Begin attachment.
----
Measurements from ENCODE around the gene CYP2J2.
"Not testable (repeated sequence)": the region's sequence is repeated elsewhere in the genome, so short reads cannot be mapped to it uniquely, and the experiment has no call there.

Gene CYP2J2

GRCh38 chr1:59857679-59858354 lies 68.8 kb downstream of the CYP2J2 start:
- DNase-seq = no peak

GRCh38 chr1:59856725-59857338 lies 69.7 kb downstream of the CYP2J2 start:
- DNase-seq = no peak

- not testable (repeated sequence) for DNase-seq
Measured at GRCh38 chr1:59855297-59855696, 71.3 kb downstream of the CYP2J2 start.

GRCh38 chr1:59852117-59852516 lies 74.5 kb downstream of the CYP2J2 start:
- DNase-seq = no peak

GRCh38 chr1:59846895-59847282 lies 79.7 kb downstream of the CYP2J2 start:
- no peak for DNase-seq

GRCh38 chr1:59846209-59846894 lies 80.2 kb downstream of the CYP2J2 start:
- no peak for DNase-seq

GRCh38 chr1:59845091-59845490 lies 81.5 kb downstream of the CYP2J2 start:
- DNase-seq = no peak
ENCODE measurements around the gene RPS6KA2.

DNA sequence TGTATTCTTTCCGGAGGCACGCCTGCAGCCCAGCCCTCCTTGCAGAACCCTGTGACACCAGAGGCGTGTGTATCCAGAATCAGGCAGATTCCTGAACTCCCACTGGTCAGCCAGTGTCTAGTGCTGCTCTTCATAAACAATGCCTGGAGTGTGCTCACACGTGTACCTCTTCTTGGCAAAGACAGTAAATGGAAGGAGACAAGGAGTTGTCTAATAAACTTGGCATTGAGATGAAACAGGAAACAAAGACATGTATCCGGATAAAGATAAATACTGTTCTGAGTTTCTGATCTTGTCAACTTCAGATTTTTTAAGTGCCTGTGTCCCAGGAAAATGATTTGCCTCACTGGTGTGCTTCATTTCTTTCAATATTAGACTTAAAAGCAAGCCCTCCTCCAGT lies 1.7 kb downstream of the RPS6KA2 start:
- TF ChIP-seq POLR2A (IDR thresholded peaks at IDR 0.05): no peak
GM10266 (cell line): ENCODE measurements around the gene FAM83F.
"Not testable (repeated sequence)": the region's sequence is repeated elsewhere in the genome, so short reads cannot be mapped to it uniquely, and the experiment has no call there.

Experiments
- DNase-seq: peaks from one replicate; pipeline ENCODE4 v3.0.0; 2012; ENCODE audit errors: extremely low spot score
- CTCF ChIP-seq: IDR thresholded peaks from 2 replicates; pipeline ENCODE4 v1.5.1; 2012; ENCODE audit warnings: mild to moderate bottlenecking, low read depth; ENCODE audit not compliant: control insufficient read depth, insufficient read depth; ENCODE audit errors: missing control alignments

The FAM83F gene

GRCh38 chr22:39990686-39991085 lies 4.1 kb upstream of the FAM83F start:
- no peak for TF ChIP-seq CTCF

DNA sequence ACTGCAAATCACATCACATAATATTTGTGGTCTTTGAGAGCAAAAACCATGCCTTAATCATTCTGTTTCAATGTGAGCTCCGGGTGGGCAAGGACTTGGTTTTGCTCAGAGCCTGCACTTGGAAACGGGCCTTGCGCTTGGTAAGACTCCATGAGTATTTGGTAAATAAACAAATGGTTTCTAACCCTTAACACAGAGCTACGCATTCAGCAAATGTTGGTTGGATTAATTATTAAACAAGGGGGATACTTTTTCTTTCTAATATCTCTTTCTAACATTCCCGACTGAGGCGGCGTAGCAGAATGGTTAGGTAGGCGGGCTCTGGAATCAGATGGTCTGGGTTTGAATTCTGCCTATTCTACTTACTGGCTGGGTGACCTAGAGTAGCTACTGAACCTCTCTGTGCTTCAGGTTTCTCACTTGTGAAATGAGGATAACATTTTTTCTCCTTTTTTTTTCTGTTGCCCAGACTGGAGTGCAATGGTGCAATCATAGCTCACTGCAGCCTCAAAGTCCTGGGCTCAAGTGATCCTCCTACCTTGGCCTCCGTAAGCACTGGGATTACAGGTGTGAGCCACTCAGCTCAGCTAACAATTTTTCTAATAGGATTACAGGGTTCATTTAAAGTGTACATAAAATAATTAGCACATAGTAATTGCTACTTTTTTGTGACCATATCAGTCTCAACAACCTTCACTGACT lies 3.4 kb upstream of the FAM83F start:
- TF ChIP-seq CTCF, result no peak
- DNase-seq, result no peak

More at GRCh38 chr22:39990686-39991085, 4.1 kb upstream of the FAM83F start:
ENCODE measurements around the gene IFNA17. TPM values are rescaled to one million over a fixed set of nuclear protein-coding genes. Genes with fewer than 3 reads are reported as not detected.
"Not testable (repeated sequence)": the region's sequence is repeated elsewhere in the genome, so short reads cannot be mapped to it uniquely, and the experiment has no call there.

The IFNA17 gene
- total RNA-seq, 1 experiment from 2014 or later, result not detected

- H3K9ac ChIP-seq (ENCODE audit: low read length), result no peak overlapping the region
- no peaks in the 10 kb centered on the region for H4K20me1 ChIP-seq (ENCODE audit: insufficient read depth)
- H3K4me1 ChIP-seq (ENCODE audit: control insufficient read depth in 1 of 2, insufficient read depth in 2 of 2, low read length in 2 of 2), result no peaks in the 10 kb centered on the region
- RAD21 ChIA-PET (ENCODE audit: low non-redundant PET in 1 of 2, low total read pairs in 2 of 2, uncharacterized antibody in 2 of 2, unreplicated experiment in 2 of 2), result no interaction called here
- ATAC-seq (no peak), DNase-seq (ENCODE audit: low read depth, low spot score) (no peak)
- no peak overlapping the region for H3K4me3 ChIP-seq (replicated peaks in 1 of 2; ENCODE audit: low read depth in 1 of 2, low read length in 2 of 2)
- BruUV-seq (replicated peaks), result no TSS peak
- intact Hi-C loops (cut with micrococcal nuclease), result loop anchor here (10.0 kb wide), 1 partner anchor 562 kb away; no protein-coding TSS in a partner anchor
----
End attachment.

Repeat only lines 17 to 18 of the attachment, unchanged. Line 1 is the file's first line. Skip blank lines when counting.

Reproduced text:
- DNase-seq = no peak
ENCODE measurements around the gene RPS6KA2.